Sunshine Week is March 15-21

Posted March 9, 2020

The struggles of the local news industry affect not just the ability to cover the news, but also the traditional watchdog roles that newspapers and other local media outlets have traditionally filled.

Those include the ability to fact-check misleading claims by candidates and political groups during election season, filing legal challenges to gain access to government records or meetings of public bodies, and to monitor state legislatures for bills seeking to roll back the public’s right to know.
To help existing news organizations and others, a number of groups are emerging to fill those gaps.

This year’s Sunshine Week — March 15 to 21 — highlights those traditional watchdog roles while providing news organizations guidance on how they can get the legal, legislative and fact-checking help they need in an era of shrunken budgets. At stake is ensuring that the fight for government transparency will continue well into the future.

The American Society of News Editors launched the first national Sunshine Week in 2005 to coincide with the March 16 birthday of James Madison, father of the Constitution and a key advocate of the Bill of Rights.

ASNE has since merged with the Associated Press Media Editors to form the News Leaders Association, representing news organizations across the U.S. The new group, along with The Associated Press, is sponsoring this year’s Sunshine Week, which begins on March 15.

The following stories will move on Tuesday, March 10, in advance for use on Sunday, March 15, and thereafter.

All published content also will be available on the Sunshine Week website,

For information about the story package, contact AP State Government Team Editor Tom Verdin at For information about the News Leaders Association, contact AP News Editor Paula Froke at
The story package includes:

Political misinformation is often considered a national and international challenge, in part because of the Russian-based trolls and bots who spread false claims and sow division in a bid to influence elections in the U.S. and abroad.

It's increasingly a problem on Main Street, too, as local candidates and politicians adopt misinformation tactics and local news organizations shrink or shut down, leaving residents with fewer credible sources of information. With local news outlets struggling like never before, their ability to identify and call out misinformation will be put to the test in this year's elections, from local congressional races to campaigns for city hall.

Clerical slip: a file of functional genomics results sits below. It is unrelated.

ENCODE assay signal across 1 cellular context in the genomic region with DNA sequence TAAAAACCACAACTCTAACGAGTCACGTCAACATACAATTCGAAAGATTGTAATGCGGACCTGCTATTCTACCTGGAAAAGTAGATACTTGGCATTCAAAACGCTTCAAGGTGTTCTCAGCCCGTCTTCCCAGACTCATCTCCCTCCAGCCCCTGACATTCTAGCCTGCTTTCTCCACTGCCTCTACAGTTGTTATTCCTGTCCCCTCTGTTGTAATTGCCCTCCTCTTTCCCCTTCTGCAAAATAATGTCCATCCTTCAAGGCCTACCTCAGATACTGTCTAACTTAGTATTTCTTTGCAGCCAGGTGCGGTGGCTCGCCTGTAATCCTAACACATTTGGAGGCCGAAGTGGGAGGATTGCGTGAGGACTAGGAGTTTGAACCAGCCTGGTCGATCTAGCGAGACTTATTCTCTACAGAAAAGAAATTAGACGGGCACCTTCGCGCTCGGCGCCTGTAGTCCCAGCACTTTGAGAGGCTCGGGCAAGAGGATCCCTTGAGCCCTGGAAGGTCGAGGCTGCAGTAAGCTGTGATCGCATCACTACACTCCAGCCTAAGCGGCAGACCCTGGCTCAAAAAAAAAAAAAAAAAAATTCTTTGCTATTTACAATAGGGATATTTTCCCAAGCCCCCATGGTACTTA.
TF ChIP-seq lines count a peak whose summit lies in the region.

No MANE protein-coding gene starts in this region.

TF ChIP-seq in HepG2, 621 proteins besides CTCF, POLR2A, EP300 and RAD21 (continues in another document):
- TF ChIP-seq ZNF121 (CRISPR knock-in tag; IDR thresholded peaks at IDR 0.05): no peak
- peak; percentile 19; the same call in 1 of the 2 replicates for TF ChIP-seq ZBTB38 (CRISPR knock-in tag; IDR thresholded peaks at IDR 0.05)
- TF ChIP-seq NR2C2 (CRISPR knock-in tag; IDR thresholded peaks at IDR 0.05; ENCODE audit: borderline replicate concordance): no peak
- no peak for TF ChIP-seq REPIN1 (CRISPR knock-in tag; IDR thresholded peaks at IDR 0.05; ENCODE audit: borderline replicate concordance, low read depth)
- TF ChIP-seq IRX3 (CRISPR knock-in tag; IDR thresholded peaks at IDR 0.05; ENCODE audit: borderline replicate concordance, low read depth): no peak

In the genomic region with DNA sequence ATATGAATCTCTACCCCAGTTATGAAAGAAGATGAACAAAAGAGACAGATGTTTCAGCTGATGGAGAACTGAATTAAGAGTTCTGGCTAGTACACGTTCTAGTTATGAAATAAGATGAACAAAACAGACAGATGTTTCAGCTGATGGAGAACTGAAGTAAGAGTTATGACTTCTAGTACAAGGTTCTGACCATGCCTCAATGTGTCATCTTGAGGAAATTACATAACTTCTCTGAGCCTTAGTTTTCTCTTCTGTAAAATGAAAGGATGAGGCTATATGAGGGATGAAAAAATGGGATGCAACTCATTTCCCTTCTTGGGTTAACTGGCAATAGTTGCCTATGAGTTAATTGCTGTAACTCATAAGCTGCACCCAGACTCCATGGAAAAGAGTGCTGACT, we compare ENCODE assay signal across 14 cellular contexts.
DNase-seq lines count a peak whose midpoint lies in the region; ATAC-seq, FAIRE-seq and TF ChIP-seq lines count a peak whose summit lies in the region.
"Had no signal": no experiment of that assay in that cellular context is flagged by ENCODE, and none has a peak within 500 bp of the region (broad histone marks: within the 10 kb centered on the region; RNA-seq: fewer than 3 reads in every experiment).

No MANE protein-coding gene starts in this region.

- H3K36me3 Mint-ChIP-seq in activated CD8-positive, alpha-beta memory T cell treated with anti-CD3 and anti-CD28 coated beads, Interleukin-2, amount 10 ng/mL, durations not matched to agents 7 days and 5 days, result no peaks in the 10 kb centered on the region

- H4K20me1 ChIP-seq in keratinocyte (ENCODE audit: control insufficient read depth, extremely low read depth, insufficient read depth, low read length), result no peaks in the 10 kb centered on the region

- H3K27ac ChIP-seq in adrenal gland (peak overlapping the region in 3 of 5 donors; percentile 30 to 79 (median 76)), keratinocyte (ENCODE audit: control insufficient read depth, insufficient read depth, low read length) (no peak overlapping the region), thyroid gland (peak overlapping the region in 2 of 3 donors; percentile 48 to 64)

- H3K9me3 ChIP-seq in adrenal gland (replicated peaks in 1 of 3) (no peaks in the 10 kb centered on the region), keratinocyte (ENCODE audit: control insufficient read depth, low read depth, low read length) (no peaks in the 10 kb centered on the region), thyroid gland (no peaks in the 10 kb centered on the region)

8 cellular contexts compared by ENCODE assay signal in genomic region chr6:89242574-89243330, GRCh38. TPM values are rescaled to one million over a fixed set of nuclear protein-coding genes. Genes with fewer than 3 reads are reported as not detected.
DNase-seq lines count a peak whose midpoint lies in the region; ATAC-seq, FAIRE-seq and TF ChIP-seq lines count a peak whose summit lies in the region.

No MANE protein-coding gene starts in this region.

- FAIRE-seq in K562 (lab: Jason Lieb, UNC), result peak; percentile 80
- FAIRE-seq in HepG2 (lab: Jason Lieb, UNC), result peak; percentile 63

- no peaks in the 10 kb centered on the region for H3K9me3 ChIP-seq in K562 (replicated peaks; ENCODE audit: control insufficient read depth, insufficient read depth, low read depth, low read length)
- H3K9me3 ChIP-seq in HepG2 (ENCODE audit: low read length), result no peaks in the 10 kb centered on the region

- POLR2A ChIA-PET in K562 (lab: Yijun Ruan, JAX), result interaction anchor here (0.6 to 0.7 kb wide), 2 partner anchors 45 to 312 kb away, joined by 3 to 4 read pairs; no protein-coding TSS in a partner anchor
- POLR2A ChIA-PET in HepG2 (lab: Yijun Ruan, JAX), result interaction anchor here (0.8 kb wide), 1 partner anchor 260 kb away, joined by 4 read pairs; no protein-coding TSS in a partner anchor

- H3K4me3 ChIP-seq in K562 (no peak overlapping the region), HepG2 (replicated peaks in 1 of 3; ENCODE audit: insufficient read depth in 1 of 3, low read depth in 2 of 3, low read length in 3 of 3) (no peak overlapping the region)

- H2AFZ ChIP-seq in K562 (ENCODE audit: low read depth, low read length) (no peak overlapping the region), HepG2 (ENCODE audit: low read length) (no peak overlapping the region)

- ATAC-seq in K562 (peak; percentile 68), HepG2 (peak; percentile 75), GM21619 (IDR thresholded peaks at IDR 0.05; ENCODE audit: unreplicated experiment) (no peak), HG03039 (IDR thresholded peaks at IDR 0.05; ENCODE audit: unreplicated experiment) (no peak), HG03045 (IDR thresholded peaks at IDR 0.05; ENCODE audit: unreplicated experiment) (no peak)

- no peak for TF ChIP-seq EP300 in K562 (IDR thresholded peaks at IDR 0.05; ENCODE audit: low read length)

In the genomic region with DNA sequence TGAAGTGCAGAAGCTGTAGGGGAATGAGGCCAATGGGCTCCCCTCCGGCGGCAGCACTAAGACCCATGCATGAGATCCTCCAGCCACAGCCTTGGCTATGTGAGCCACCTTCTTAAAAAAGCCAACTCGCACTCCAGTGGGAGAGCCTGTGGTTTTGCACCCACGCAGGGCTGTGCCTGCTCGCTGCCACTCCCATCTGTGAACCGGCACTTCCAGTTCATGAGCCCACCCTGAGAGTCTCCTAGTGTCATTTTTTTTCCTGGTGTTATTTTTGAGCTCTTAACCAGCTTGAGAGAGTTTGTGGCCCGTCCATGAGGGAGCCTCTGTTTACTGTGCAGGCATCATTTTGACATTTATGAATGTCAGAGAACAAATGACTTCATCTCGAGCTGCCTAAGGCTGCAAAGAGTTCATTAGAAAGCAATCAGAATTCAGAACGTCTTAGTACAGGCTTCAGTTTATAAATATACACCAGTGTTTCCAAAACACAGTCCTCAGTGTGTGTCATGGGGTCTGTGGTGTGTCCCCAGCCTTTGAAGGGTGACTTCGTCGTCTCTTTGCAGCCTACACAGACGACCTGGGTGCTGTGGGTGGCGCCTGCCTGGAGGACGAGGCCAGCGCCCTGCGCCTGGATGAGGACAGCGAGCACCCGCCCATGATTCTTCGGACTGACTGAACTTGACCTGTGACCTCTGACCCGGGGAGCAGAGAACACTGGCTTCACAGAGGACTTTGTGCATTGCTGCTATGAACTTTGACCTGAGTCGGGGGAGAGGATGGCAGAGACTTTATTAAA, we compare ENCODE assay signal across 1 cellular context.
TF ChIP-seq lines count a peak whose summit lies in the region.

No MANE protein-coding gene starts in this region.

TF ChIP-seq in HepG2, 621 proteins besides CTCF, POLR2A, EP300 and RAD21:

The good news is that a constellation of groups has emerged to help them counter these nefarious campaigns. They're helping local outlets re-purpose traditional reporting techniques to fit an era of doctored videos, online impersonators and partisan sites masquerading as news. By David Klepper. 1,200 words. Photos.
With: Sunshine Week-Misinformation Campaigns-Getting Help, a rundown of resources to help local news organizations and citizens navigate the slippery world of political misinformation. 400 words.
Editor Shane Fitzgerald has pushed for public records in court to help his reporters uncover details of a destructive school fire, the police shooting of an inmate and a public defender who wasn't doing much work.

But there are many instances where his newspaper group in suburban Philadelphia has decided against taking action, especially since the declines in the news industry walloped the budgets for local news coverage and left little to cover the costs of court fights for public access: “You really have to assess your risk there and, do you really have a shot at getting it?” said Fitzgerald, executive editor for the Bucks County Courier Times, The Intelligencer and the Burlington County Times. Newspaper industry declines have led to widespread mergers, closures and mass layoffs.

The consequences go beyond the shrinking local coverage. Industry experts said they fear the demise also has taken a toll on public access to records and government transparency, as beleaguered news organizations are pursuing fewer challenges in court. Often, government agencies are treating public records as private property and disclosure as optional rather than a requirement, said David Snyder, executive director of the First Amendment Coalition in California. By Amy Taxin. 900 words. Photos.
With: Sunshine Week-Fighting for Access-Getting Help, a rundown of legal resources to help local newsrooms and others file lawsuits or challenge government agencies over access to documents and meetings.
Amid growing concern about the incentives that cities promised Amazon to land its new headquarters, Kentucky lawmakers considered a bill last year to keep the details of Louisville’s failed pitch to the retailer forever secret. To open-government advocates, the bill was an outrage that soon got worse: A committee approved it with an amendment that would prohibit residents from outside Kentucky from obtaining public records on any subject.

The bill eventually stalled amid opposition, but opponents are anxiously waiting to learn whether a similar measure will be introduced again. Identifying bills like the one in Kentucky that seek to roll back public access can be difficult, and it’s even harder to know whether similar bills are popping up in other states. A new tool from an open government organization, the National Freedom of Information Coalition, intends to do make that a lot easier.

Its ability to track  all pieces of legislation that affect government transparency in state legislatures could be a boost for struggling local news organizations that are trying to fulfill their traditional watchdog roles amid deep staffing cuts. By Ryan J. Foley. 900 words. Photos.
With: Sunshine Week-Legislative Transparency-Getting Help, a description of the new legislative tracking tool, what it offers and how local organizations can access it.